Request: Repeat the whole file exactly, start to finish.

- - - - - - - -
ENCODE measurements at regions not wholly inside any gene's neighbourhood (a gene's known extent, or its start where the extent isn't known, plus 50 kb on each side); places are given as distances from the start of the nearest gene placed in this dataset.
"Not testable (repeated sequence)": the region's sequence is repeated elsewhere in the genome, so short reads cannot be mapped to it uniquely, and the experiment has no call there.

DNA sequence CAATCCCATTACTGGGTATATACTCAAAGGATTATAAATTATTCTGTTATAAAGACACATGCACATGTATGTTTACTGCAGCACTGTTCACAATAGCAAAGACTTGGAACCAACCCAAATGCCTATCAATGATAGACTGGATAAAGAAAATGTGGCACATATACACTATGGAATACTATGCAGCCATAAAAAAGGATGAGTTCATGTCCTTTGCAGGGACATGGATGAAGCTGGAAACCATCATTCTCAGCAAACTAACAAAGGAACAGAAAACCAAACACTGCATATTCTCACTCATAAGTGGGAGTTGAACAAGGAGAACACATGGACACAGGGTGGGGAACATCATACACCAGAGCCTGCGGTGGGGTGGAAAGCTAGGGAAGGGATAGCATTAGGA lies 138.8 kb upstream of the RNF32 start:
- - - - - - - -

ENCODE measurements at regions not wholly inside any gene's neighbourhood (a gene's known extent, or its start where the extent isn't known, plus 50 kb on each side); places are given as distances from the start of the nearest gene placed in this dataset.
"Not testable (repeated sequence)": the region's sequence is repeated elsewhere in the genome, so short reads cannot be mapped to it uniquely, and the experiment has no call there.

DNA sequence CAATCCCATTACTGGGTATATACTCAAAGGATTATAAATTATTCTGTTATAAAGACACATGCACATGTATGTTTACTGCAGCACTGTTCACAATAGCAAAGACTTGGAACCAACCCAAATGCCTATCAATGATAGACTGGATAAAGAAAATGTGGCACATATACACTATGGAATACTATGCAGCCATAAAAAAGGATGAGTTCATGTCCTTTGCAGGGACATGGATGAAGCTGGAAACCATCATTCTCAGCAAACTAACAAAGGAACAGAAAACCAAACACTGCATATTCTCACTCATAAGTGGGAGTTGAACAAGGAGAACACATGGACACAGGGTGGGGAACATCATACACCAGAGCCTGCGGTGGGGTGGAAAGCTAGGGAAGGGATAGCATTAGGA lies 138.8 kb upstream of the RNF32 start: